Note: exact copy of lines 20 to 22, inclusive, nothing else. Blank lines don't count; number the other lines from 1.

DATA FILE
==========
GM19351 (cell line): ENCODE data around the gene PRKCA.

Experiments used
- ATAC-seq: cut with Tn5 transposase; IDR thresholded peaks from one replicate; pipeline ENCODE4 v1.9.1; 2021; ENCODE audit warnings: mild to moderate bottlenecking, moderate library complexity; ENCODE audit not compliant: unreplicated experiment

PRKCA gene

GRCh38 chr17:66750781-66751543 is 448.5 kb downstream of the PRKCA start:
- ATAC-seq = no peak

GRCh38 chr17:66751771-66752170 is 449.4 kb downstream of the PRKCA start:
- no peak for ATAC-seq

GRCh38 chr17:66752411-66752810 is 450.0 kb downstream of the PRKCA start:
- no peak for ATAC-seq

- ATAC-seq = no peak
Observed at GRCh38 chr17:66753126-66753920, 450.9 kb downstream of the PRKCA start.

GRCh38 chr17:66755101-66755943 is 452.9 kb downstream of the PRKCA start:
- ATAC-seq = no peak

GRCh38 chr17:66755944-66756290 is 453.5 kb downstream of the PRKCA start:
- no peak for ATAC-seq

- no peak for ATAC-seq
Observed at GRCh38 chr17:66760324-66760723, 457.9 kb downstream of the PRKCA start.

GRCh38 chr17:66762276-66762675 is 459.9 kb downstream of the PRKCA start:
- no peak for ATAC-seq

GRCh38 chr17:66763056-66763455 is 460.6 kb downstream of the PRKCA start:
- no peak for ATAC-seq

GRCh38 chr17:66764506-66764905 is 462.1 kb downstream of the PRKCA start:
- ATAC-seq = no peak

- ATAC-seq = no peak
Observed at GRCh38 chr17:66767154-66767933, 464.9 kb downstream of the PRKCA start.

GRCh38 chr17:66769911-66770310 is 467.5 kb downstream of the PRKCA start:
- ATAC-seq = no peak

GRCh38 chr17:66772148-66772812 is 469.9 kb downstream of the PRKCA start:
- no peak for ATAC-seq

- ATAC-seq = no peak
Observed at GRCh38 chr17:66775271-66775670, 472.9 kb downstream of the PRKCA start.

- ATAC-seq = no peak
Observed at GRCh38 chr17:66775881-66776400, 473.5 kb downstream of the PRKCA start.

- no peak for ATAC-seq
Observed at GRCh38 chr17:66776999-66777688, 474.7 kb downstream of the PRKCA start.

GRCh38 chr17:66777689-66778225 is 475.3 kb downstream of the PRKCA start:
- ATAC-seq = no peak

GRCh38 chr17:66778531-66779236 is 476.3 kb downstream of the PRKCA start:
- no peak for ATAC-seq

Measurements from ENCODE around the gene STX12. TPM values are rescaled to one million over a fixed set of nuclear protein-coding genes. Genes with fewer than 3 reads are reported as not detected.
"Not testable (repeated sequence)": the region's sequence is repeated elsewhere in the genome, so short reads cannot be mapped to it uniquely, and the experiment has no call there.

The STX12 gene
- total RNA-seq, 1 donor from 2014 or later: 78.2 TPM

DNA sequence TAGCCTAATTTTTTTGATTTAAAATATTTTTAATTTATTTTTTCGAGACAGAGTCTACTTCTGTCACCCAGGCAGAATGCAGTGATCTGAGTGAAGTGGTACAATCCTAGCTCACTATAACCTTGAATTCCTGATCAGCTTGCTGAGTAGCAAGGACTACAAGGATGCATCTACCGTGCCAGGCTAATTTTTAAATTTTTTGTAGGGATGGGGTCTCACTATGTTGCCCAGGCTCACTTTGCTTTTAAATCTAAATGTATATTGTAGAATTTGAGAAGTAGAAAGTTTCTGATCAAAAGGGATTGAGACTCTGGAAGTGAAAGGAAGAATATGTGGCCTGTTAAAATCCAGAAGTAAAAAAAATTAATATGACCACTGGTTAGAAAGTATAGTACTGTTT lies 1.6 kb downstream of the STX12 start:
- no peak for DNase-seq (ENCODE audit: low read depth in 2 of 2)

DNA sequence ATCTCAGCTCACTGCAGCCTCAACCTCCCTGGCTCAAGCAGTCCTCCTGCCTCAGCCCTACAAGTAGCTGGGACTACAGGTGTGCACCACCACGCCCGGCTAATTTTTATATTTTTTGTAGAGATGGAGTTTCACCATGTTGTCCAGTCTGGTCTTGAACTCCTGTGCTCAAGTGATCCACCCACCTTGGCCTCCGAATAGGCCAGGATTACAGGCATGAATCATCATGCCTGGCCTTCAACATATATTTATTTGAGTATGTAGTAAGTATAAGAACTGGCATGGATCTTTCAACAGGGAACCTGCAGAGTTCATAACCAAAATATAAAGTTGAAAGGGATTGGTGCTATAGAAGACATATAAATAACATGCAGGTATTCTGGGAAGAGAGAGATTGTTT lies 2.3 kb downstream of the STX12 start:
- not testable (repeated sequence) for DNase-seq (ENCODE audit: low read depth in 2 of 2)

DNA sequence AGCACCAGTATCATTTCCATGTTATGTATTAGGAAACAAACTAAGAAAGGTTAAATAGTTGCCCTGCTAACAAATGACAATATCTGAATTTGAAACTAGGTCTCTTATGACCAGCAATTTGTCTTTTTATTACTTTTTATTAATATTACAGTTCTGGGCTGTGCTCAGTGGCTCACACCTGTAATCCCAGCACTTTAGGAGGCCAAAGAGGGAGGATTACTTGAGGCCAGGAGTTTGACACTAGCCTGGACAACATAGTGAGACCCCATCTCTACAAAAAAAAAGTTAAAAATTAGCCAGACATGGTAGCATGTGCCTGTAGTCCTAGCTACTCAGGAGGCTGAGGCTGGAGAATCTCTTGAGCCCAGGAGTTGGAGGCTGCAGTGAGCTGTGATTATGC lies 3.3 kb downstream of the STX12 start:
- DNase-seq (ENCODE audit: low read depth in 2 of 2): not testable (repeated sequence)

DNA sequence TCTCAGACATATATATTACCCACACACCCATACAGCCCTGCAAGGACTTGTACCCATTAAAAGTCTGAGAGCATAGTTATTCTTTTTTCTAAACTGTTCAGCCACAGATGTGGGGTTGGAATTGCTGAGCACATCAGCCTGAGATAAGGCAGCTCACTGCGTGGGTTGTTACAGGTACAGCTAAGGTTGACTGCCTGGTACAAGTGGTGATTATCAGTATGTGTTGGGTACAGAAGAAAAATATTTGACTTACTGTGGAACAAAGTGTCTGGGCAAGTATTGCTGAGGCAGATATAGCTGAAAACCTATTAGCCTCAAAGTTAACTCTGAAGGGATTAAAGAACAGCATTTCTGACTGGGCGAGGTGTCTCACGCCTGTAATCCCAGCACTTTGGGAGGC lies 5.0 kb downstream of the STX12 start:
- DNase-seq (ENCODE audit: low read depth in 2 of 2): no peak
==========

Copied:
- no peak for ATAC-seq

GRCh38 chr17:66763056-66763455 is 460.6 kb downstream of the PRKCA start:
- no peak for ATAC-seq